As we enter into a new holiday season, we at Pauley Financial also enter into "Tax Planning Meeting Season". While you might be thinking, "Wow...I can hardly wait...", and it may sound like as much fun as going to the dentist (sorry Dentists!), we believe these meetings do provide substantive financial planning opportunities for our clients. And, while no one will argue that the family gatherings with eggnog and holiday cheer are indeed more fun, we have yet to hear any complaints on lowered tax liabilities when April 15th rolls around. Our goal is to work in partnership with your Tax Preparer so that we may leverage every opportunity to minimize your current and/or future tax liability.
As we enter this round of tax strategy meetings, the administration-elect has certainly offered a preview of possible tax law changes. While no one knows for sure what our 2017 tax code will look like, outlined below are hints at what we might expect, and how you might best prepare should these changes go into effect. The first 100 days will be important, and we expect President-elect Trump will try to fulfill as many of his campaign promises as he can during the “honeymoon” period.
In looking ahead at possible tax law changes, what year-end measures should you be weighing?
- Tax Bracket changes. Mr. Trump has proposed three brackets instead of the current seven. For many, this will mean the same or lower Tax Rate on their Taxable Income.
- Taxable Income would change as well under the Trump proposals in that the Standard Deduction would increase appreciably. To the extent that it isn’t offset by the proposed limits on itemized deductions and the elimination of Personal Exemptions, taxable income should decrease along with the rates.
- Under the plan, the Alternative Minimum Tax (AMT) and the Net Investment Income Tax (NIIT) would also be eliminated.
- People would no longer be allowed to deduct a Charitable Donation of the full market value of Appreciated Assets.
Some ideas to prepare:
- The simplest is to shift income from calendar 2016 into calendar 2017, and aggregate as many losses and deductions as you can into calendar 2016.
- You might also find a Roth Conversion to be suddenly less advantageous – at least, temporarily. Why? If rates in the future are lower than rates today, it would be more expensive to pay ordinary income tax on the amount converted today than it would to pay taxes at the future lower rate.
- A better strategy might be to wait and see if President Trump does give us lower tax rates, and then consider a Roth Conversion during that window.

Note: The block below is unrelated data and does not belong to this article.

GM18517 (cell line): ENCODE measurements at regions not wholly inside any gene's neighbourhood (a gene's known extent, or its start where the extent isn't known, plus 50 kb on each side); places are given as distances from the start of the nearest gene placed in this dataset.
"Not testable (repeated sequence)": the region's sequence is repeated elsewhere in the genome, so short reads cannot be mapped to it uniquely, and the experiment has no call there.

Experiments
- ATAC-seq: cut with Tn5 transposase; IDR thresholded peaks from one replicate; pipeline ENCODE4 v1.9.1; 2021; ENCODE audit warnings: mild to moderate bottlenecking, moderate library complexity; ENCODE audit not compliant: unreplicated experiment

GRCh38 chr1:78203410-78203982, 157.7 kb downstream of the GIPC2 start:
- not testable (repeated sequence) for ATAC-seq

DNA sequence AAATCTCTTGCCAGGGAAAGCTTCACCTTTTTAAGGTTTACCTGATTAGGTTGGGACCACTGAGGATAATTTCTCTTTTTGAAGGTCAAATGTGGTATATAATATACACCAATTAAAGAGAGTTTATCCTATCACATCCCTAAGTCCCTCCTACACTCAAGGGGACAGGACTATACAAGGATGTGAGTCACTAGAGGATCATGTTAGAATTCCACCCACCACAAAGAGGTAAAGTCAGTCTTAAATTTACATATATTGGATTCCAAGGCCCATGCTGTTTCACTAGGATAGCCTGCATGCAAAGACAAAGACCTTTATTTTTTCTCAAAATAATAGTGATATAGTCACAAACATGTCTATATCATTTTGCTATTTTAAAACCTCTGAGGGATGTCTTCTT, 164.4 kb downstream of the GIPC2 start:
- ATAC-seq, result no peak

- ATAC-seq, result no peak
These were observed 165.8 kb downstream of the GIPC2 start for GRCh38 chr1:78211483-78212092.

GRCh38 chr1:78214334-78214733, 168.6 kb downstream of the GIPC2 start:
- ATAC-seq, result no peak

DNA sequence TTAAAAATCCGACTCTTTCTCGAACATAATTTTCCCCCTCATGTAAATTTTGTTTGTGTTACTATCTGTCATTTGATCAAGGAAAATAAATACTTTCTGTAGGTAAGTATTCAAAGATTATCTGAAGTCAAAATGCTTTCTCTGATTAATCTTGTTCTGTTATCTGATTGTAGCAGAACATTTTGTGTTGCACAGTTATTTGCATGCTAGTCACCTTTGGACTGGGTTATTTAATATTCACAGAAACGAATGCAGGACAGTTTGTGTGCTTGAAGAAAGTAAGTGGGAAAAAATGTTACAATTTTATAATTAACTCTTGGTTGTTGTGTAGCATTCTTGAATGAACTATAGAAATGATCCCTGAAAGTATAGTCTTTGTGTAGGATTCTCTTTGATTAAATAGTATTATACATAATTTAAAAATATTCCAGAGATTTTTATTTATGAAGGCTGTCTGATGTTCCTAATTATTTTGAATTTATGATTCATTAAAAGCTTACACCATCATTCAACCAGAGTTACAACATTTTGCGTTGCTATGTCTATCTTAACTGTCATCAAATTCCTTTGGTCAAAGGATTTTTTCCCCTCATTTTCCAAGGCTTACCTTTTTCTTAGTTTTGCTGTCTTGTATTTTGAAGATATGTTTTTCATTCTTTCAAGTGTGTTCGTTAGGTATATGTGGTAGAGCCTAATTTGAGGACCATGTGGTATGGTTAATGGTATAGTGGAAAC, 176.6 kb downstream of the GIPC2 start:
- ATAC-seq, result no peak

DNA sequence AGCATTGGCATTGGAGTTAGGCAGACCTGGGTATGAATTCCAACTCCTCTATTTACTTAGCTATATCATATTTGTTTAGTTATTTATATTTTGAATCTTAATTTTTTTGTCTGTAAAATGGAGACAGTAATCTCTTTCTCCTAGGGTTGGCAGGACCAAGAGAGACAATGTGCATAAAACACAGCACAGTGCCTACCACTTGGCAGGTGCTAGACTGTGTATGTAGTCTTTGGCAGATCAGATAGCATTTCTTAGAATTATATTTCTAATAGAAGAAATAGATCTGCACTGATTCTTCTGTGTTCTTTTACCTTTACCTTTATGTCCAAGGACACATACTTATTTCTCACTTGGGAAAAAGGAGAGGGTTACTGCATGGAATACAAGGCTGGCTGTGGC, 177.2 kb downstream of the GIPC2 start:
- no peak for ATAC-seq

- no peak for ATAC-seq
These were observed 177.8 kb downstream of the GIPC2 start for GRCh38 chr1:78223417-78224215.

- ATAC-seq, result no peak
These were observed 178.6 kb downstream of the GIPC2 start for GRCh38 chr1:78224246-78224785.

- If planning to Gift Appreciated Securities to Charity, do it before 12/31/16.
Meanwhile, the Trump plan would repeal the Estate Tax altogether, but any Capital Gains cumulatively above $10 million would be taxed and no step-up in basis, with Exemptions for Small Businesses and Family Farms. For people who are looking at paying estate taxes someday, the best advice may be to wait and see. This provision, if enacted, could open a window for individuals to transfer their wealth to heirs tax-free before some future administration decides to reinstate estate taxes.
In addition to the personal tax changes, Mr. Trump will likely seek to decrease Corporate Taxes. This should be beneficial to US-based businesses and their stock prices. With the US having one of the highest corporate tax rates, this move should also keep more businesses “home” instead of looking ways to move their profits offshore. Doing so, it is hoped, will actually cause a net increase in corporate taxes paid.
During every U.S. presidential election season, at least one candidate vows to repeal carried interest deductions. Meanwhile, venture capitalists do their part and argue against it. The issue is near and dear to their hearts because carried interest treats investment partners’ salary as an investment and not income, taxing it at long-term capital gains rates and not as ordinary income (which is taxed more heavily). Many VCs also believe they deserve the tax break for taking risks and holding on to assets for what often becomes many years on end. In this election, both candidates took on this issue.
So, we will all do our best managing with the information that we know now, and be prepared to adjust as "life happens" (in this case, "tax code change happens"). As always, we look forward to any feedback you may have, and send wishes for a peaceful and joyous Thanksgiving.
Posted on Tue, November 22, 2016
by Kimberly Pauley filed under